Last week’s Test match between England and South Africa served up another reminder of Ben Stokes’ seemingly limitless powers on the cricket field. From 147-5, he was instrumental in dragging England to 415, racking up his 12th Test hundred in the process. He was also the enforcer with the ball, a genuinely nasty spell of fast, short-pitched bowling prizing out Rassie van der Dussen and Keegan Petersen after the duo had kept England wicketless for over three hours on the final afternoon.
Given the man’s incredible skill levels and the range of his physical feats, it’s remarkable that Ben Stokes: Phoenix from the Ashes, the Sam Mendes-narrated/presented documentary on Amazon Prime Video, devotes no screentime whatsoever to even the most rudimentary analysis of Stokes’ game. Instead, the film keeps its eyes and ears firmly on Stokes the man, following him through those personal highs and lows: the September 2017 brawl outside a Bristol nightclub culminating in affray charges, his frequently prickly relationship with the ECB (England and Wales Cricket Board), the 2019 World Cup win, his Ashes heroics at Edgbaston and so on.
Amazon’s previous cricket documentary, The Test, offered a behind-the-scenes view of the Australian men’s team, the dressing room emotions, the planning, the conditioning. Phoenix from the Ashes is about the mental and emotional ‘butcher’s bill’ that elite-level athletes have to contend with—what the media scrutiny does to them and their families, the existentialism that can set in when you’re too busy pushing your body to the limit (and, as everybody from Joe Root to the late Shane Warne swear during the movie, nobody pushes their body to the brink like Ben Stokes does). And though it seldom pushes its difficult questions to breaking point, Phoenix from the Ashes is a diligently assembled film about one of the most compelling cricketers of the 21st century.
Visually, the film makes solid use of cricketing footage, especially the stump microphone that gives us an abundance of all-Australian sledges during the 2019 Edgbaston Test. Listening to Tim Paine and co. take the piss out of every English batter (including Stokes was very entertaining and makes you more than a little angry with cricket broadcasters who remain determined to sanitize the sport. Not that Stokes himself is shy of the occasional sledge: you’ll be taken aback by the sudden loudness and intensity of his own 2020 verbal tirade against West Indies batter Jermaine Blackwood. And then, of course, there’s the footage of the Bristol brawl, where Stokes decks a man with a wrecking-ball of a right hook after the latter came swinging with a bottle. The film is careful to follow it up with clips of the gay couple Stokes was defending that night, wherein the two men admitted they felt scared for their lives before the cricketer intervened.
Phoenix from the Ashes displays a very good balance in terms of character: there’s his predecessor as captain, Joe Root, to provide earnest, thoughtful, clear-eyed commentary on proceedings. There’s Stokes’ Durham and England mate Mark Wood speaking approximately seven hundred words per minute (his imitation of Riche Benaud is outrageous), giving us unvarnished and visceral reactions. Then there’s the women in Stokes’ life: his mother Deb and his wife Clare, whose segments take us right at the heart of Stokes’ character: what he’s like as a friend, a partner, a father.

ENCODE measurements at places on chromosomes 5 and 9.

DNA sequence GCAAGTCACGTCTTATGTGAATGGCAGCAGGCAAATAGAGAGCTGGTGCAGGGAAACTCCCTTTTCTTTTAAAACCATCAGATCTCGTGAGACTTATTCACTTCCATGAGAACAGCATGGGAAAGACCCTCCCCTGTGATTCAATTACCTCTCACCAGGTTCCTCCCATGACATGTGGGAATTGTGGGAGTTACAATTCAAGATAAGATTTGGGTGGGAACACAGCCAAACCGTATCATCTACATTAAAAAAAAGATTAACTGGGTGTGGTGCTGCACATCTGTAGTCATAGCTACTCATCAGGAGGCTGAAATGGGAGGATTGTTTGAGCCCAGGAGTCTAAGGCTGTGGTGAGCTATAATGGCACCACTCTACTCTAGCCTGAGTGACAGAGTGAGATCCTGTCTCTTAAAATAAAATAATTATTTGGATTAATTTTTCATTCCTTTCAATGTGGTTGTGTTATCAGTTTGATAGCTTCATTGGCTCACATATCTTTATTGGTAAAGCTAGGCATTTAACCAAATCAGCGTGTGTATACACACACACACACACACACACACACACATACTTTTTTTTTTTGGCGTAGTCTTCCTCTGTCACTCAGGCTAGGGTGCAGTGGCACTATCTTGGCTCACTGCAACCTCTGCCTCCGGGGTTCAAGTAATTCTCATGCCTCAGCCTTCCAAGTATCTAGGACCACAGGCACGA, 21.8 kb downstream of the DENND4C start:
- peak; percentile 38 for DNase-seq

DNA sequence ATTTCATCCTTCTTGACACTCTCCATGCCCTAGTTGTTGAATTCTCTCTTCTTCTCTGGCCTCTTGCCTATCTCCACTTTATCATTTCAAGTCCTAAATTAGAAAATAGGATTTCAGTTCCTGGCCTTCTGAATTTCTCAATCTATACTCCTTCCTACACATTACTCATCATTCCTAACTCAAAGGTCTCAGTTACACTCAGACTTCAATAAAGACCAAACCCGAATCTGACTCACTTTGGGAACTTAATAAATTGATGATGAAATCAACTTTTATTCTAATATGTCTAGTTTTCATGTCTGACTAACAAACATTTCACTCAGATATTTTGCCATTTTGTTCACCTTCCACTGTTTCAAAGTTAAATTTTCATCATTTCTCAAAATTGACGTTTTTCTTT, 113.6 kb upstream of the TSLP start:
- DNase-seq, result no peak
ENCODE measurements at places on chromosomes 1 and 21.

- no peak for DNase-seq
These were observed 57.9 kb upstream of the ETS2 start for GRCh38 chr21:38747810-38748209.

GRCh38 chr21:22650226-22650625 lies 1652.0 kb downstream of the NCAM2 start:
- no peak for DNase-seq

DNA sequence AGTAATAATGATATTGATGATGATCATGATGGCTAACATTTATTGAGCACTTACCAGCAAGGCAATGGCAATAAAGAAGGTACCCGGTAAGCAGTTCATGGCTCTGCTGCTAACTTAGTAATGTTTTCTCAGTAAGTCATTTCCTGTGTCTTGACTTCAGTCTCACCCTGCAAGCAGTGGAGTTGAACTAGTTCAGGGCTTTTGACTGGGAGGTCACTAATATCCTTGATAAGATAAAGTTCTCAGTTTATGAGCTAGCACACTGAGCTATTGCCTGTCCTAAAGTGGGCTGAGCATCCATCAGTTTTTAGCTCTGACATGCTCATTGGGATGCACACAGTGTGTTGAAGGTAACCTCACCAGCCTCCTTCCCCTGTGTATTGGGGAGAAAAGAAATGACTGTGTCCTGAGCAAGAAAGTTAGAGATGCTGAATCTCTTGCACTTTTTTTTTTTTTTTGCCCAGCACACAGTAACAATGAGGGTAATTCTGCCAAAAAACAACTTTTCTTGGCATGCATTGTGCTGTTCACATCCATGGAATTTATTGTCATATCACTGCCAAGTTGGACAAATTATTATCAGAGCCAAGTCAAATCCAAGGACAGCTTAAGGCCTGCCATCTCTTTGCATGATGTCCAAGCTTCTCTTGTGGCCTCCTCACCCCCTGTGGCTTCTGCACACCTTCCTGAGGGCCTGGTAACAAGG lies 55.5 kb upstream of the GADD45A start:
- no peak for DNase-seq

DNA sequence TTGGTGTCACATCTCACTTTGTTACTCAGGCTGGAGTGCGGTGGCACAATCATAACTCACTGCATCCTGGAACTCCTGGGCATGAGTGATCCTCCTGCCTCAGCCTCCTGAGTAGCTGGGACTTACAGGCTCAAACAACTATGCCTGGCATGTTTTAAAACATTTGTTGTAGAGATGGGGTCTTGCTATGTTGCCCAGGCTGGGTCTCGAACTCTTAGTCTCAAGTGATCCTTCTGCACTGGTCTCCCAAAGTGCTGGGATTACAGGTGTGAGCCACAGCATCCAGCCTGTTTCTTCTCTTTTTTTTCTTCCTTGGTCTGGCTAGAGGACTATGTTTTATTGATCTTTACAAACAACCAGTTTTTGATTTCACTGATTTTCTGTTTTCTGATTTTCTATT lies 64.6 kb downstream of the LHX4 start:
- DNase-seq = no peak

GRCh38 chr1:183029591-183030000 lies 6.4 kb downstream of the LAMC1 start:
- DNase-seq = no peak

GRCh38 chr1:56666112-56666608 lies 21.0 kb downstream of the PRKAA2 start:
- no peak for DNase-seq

In a break from the unwritten rules of big-ticket sports documentaries, this film doesn’t feel the need to vindicate every single aspect of its subject’s personality. As Root says during a poignant scene, “I will say this about Ben: not too many people get to see the best of him.”
There are other simple but efficient touches, like ‘framing’ key moments in his life with shots of Stokes jogging against the backdrop of a typically greyscale English beach. The incoming tide is used to punctuate the most emotional moments, like when Stokes got to know that his dad Gerard “Ged” Stokes was terminally ill (Ged passed away in 2020).
The Sam Mendes interview that holds the whole film together in a coherent narrative, was conducted just two weeks into Stokes’ eventual four-month absence from all cricket (July to October 2021). The all-rounder had taken the decision for his mental health and watching him here during that phase is painful at times. His eyes radiate hurt and exhaustion, his Olympian frame feels slouched, as though we were witnessing his superpowers contracting in real time. Mendes gently walks him through the most difficult questions but it’s clear that Stokes is running on fumes.
Remarkably, towards the end of the film there’s a scene where Stokes is watching this same footage (can there be a clearer example of YouTube’s influence on filmmaking than this ‘reaction video’?) where Mendes has just asked him an emotionally loaded question (“do you think you do what you do for your dad?”) and in response, his eyes are blank and he’s curiously affectless, as though not fully aware of the other people in the room.
“Sitting down and watching that was a real eye-opener about how fucked things were for me then,” Stokes says in this latter scene. “I notice how emotionless I was. I don’t remember much about what I was saying. I’ve never seen myself like that before. Every time Sam (Mendes) was asking me a question I was like, ‘wonder what I said here'”
It's not every day you see an international sports icon being this unguarded on camera. Phoenix from the Ashes would have been compulsory viewing for that reason alone, actually, but as it turns out this is also a film with narrative flair and an eye for the transformative moment.